Environment Agency bosses say defences “didn’t fail”
The Environment Agency has defended its response to the recent floods, claiming flood defences “didn’t fail” and were “tested beyond their design”.
Giving evidence to MPs on the Environment, Food and Rural Affairs Committee, the agency’s chairman Sir Philip Dilley said flood defences “didn’t fail”, but were “tested beyond their design” and “quite often overtopped”.
He added: “They protected properties against flooding that would have occurred had they not been there, and most importantly they gave a little more time for people to rescue precious possessions and to get out. They undoubtedly saved lives.”
Environment Agency chief executive Sir James Bevan said the agency was giving enough priority to flooding, and said he spent “half our budget on managing flood risk and protecting people from flooding.”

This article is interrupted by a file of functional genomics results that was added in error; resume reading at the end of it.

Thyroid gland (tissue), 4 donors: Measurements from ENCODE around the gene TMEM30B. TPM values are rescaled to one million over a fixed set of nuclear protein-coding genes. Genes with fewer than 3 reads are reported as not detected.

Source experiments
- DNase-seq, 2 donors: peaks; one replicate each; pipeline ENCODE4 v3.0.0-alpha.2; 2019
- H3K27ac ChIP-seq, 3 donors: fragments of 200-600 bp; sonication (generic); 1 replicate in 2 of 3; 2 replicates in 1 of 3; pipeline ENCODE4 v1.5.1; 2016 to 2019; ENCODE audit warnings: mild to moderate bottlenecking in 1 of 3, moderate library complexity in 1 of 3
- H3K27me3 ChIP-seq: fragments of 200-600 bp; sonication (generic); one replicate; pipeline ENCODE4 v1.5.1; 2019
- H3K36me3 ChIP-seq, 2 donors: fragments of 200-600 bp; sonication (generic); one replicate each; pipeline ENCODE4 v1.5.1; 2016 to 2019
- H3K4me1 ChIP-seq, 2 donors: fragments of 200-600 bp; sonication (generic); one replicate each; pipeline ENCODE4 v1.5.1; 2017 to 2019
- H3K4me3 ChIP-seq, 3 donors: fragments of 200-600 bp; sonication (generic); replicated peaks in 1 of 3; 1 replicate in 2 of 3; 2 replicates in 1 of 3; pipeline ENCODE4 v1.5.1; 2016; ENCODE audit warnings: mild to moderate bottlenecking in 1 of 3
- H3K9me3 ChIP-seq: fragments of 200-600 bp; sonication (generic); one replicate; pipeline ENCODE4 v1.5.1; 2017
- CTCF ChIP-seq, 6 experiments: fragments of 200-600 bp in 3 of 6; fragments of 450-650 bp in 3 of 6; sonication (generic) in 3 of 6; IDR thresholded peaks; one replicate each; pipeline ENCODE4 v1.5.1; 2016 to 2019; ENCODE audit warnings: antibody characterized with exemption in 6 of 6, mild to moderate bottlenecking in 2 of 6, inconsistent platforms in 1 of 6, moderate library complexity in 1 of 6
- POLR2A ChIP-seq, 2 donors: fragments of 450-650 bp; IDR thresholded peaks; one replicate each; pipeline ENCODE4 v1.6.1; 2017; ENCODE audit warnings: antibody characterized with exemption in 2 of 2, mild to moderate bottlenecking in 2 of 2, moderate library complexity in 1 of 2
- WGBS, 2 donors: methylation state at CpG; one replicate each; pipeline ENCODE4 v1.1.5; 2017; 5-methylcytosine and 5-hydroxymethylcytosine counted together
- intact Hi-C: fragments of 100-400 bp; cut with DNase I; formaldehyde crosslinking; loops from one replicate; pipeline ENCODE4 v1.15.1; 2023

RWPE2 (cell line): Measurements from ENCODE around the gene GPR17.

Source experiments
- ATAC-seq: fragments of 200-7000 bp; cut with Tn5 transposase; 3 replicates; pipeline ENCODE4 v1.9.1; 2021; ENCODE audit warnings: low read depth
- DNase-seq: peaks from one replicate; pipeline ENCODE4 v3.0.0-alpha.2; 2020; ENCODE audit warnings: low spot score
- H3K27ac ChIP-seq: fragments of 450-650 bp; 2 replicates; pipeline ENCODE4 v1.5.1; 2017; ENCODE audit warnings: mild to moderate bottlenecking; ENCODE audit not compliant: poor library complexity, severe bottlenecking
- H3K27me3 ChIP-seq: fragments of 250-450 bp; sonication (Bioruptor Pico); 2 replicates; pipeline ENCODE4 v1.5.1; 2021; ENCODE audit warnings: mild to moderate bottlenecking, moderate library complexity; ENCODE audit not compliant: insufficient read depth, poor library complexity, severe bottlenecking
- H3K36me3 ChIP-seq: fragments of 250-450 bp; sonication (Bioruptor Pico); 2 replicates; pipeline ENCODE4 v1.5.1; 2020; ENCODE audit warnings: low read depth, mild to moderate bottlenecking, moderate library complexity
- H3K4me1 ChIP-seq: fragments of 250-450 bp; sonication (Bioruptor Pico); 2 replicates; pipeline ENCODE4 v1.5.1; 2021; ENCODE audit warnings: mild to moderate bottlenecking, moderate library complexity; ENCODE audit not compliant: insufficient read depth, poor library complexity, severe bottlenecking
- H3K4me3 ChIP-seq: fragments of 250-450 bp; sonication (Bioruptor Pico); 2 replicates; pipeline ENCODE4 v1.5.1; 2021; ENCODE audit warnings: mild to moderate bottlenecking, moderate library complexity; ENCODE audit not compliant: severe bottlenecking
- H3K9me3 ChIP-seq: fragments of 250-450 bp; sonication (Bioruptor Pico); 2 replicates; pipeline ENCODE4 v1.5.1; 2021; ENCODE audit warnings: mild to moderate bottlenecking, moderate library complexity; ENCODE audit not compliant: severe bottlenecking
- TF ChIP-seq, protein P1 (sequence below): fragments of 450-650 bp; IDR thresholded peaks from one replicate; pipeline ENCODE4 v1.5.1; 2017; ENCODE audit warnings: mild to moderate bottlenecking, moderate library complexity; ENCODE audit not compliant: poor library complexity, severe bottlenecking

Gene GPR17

The government has been scrutinised over its level of flood spending, promising to spend £2.3bn over the next six years on flood defences.
However, the agency needs an additional £600m – which it has to find from external sources – to meet its target of protecting 300,000 homes from flooding.
Dilley said the government funding will give the Environment Agency “the ability to be more efficient in the way we let contracts.”
He added that the environment agency will look to developers and infrastructure providers to help it raise the extra money needed.
Dilley said: “If a developer wants to develop somewhere that’s currently subject to flood risk, if a scheme can prevent that from being subject to flood risk, there is a potential benefit for him to pay into the scheme.”
He added: “If Network Rail needs to raise a line to make it flood resilient, then maybe they can put money into something we can do jointly.”